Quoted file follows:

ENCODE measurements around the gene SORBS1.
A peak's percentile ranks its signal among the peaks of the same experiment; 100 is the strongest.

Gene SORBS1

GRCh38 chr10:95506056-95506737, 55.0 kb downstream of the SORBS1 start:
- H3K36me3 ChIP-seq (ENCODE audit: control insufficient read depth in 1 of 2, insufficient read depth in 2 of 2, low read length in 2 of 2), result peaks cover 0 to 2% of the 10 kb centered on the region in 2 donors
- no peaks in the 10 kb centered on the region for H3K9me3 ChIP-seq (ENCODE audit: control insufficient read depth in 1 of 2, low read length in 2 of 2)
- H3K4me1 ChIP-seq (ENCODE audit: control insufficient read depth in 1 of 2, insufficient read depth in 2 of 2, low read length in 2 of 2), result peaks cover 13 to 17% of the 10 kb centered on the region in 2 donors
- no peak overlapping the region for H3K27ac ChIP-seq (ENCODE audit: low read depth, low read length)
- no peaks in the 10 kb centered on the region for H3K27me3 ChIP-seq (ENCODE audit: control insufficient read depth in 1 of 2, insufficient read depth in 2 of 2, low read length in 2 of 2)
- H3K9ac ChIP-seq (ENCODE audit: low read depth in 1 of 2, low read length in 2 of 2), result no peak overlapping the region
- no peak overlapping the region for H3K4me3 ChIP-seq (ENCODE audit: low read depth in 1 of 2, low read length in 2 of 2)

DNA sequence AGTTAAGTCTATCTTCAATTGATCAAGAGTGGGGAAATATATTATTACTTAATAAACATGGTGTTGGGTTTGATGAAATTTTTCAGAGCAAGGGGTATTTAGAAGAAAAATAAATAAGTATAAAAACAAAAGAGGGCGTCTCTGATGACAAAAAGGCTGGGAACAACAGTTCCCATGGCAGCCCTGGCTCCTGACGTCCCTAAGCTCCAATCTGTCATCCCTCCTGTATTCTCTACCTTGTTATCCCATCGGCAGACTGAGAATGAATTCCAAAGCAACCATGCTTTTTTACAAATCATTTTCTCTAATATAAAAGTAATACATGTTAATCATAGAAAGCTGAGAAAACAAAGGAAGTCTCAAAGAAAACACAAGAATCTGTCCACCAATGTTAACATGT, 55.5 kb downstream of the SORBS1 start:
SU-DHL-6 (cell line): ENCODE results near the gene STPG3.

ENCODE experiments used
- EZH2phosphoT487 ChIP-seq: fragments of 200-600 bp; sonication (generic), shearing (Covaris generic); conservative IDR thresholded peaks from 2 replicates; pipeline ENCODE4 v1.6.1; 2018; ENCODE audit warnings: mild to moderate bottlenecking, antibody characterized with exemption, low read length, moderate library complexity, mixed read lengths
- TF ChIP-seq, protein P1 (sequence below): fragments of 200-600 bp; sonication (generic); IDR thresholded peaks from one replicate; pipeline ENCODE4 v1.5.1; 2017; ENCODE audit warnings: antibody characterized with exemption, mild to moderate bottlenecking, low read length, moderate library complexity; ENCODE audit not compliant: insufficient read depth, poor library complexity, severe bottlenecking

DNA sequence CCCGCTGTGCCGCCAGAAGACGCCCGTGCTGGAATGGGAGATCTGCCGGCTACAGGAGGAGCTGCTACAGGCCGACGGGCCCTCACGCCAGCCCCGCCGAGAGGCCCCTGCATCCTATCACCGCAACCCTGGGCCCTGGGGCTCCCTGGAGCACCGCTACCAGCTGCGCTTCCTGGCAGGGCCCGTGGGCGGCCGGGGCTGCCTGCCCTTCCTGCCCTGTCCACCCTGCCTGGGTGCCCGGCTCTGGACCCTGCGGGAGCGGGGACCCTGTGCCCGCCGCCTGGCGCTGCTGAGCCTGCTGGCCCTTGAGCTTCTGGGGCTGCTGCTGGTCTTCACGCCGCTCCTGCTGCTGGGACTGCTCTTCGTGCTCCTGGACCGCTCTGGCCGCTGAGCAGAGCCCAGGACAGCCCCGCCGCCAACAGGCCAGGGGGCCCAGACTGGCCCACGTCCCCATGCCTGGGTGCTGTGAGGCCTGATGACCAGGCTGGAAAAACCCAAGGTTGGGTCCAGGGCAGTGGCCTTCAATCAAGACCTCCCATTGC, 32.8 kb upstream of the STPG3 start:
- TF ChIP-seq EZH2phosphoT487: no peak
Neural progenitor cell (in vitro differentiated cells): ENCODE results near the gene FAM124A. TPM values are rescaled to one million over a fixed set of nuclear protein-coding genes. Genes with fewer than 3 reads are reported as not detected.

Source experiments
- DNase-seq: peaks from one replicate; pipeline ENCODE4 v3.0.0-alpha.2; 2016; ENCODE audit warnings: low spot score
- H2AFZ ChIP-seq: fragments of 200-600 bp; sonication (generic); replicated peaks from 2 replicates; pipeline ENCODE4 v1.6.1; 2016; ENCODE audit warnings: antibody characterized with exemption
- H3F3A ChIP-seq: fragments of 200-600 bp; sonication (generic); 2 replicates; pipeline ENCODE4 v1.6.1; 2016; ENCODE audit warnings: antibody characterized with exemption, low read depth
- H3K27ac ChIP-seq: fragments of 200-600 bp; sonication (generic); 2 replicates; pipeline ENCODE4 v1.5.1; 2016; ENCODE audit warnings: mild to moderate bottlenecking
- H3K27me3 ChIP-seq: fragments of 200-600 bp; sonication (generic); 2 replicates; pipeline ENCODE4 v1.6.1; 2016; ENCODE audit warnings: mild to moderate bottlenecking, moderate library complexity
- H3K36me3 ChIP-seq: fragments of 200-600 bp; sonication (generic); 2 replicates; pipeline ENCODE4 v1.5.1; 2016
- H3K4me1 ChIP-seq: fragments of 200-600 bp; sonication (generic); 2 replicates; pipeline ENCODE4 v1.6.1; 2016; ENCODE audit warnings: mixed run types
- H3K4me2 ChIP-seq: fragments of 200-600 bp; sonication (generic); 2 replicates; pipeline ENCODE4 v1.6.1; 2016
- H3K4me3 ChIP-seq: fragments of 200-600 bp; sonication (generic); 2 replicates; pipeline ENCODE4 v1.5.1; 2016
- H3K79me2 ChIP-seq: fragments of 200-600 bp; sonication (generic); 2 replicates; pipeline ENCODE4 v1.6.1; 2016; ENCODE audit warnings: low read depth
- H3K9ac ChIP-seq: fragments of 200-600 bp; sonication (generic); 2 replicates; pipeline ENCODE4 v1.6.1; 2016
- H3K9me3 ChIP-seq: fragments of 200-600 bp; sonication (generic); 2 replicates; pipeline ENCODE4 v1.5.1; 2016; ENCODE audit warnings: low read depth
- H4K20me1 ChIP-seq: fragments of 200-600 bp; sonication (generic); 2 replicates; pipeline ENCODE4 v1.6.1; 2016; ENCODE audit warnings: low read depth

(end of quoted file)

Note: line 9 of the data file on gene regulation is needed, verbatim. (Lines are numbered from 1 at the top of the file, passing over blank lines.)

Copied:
- no peaks in the 10 kb centered on the region for H3K27me3 ChIP-seq (ENCODE audit: control insufficient read depth in 1 of 2, insufficient read depth in 2 of 2, low read length in 2 of 2)